Cedar Grove Environmental Centre Construction Update

Cedar Grove Environment Centre

Construction of a wastewater treatment facility with a curious name – Cedar Grove Environmental Centre – is 40% complete says Queensland’s Logan City Council.

The wastewater treatment plant is being constructed on a 204-hectare site located between the Logan River and Cedar Grove, and will process wastewater from households and businesses in the surrounding region.

So how does a wastewater plant get such a “green” name?

It’s because of the approach being taken at the centre, which Logan City Council says will operate under the strictest environmental license to have ever been granted by Queensland’s Department of Environment and Science. The nature of the licence means a “net environmental benefit” must be achieved for the facility’s surrounding catchment.

Among the facility’s green credentials:

  • The production of  very low nutrient effluent through the use of membrane bioreactor technology and the construction of wetlands that will further filter the effluent. This will achieve a total nitrogen release of 1mg/litre and total phosphorous release of 0.5mg/litre.
  • Rehabilitation and replanting the upstream banks of Logan River to reduce nutrient-rich sediment from entering the waterway.
  • Planting native trees on 38ha of the site, which will offset approved vegetation removal by developers across the LGA.
  • An on-site solar farm to contribute energy for the facility’s operations.
  • Investigations into potential reuse of effluent produced by the plant for agricultural irrigation.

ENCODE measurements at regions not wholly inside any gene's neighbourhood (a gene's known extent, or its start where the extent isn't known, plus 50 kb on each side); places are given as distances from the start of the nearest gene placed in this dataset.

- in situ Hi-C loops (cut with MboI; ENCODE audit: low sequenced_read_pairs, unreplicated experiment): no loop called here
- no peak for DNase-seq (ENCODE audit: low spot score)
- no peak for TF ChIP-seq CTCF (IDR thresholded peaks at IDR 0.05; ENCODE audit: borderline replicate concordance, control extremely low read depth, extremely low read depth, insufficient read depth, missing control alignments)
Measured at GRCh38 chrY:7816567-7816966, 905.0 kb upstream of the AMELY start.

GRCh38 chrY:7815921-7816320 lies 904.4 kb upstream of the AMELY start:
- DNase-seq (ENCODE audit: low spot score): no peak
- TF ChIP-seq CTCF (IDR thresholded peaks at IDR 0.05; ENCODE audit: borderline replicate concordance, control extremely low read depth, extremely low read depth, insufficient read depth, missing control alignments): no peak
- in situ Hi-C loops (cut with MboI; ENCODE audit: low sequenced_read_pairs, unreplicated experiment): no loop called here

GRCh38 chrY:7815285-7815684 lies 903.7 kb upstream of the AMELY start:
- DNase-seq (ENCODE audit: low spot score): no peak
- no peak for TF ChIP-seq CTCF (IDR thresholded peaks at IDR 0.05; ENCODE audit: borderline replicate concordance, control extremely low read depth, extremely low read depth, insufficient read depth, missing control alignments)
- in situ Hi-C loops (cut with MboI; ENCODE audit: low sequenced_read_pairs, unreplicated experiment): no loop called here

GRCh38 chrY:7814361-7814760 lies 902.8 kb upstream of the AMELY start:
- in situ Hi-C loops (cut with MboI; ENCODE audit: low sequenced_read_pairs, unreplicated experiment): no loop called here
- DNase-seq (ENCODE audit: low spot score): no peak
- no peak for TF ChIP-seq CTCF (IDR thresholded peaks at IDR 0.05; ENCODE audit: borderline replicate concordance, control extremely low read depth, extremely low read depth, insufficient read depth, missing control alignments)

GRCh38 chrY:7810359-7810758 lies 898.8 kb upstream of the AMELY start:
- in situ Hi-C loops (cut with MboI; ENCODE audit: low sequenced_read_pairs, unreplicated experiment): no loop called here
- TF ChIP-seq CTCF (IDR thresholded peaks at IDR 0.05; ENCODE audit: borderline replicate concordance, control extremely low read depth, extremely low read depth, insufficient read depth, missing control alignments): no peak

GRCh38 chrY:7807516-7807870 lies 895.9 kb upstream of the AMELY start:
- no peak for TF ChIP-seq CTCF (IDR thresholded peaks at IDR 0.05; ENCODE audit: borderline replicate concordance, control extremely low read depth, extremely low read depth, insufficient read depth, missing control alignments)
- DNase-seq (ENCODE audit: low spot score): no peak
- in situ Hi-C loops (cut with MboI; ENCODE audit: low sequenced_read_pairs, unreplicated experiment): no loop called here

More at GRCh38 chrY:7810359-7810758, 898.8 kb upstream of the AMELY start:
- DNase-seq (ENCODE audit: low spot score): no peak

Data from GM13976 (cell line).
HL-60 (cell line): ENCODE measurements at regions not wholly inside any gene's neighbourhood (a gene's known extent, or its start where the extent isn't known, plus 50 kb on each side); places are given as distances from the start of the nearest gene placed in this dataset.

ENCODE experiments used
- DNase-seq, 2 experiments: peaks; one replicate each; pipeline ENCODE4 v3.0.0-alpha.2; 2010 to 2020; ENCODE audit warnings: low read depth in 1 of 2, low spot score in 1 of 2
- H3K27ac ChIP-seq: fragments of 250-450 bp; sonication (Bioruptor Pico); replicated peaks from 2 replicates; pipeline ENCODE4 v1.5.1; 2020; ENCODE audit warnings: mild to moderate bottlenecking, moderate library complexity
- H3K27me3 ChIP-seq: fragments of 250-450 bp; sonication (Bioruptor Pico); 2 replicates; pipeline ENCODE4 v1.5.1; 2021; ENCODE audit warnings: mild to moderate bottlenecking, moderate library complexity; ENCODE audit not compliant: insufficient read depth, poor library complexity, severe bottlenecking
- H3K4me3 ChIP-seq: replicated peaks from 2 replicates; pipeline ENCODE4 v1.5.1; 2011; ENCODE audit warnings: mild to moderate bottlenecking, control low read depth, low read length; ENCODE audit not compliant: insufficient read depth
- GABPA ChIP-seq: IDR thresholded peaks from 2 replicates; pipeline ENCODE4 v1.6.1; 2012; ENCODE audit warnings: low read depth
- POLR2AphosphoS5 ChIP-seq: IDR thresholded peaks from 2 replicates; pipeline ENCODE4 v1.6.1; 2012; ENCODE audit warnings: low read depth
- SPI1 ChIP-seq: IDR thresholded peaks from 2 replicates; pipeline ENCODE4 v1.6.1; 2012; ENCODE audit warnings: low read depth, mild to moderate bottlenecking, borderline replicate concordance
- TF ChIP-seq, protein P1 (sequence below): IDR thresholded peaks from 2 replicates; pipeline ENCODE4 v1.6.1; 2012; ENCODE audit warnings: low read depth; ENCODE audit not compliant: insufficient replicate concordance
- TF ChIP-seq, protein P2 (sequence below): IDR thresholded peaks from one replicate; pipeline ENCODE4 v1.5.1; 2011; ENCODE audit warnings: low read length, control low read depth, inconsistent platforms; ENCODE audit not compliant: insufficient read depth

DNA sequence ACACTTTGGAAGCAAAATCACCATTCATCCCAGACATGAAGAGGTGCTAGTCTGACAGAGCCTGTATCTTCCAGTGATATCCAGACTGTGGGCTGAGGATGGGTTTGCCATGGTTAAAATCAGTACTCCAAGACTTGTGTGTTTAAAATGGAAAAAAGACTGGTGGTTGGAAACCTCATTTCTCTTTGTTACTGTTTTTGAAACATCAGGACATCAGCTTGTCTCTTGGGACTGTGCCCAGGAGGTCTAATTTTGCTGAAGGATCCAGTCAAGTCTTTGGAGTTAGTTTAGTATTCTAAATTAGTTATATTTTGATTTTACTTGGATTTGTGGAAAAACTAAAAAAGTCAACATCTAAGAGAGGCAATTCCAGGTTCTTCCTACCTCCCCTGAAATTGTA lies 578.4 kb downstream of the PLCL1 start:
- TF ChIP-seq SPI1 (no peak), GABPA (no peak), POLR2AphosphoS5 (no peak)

“The environmental benefit to the river and its catchment will be up to five times better than the impact of any typical wastewater treatment plant in Australia,” says Logan City Council.

The facility is expected to be operational by mid-2020.

With regard to the solar power aspect of  Cedar Grove Environmental Centre, information on that was difficult to find. A document from October 2017 notes it as being 150 kW, but no other details were provided.

Cedar Grove Environment Centre solar energy system

Logan City Council’s Other Solar Energy Efforts

Logan City Council has embraced solar power as a way to cut energy costs and emissions. Earlier this month, we reported another five of its buildings will have solar panels installed this financial year. These will add to Council’s 29 solar power systems already in place. Among these are another water-related asset – an off-grid 87kW array at Round Mountain Reservoir, which also features a Tesla Powerpack battery system.

Where feasible and subject to a cost/benefit analysis, on-site renewable energy systems will be included during the construction of all new Council facilities.

Logan City Council has set a target of achieving carbon neutrality for its operations by 2022.  To achieve this target, all unavoidable emissions are to be offset via the purchase and subsequent retirement of carbon offsets.

In January last year, Logan City joined the Climate Council’s Cities Power Partnership (CPP).

About Michael Bloch

Michael caught the solar power bug after purchasing components to cobble together a small off-grid PV system in 2008. He's been reporting on Australian and international solar energy news ever since.

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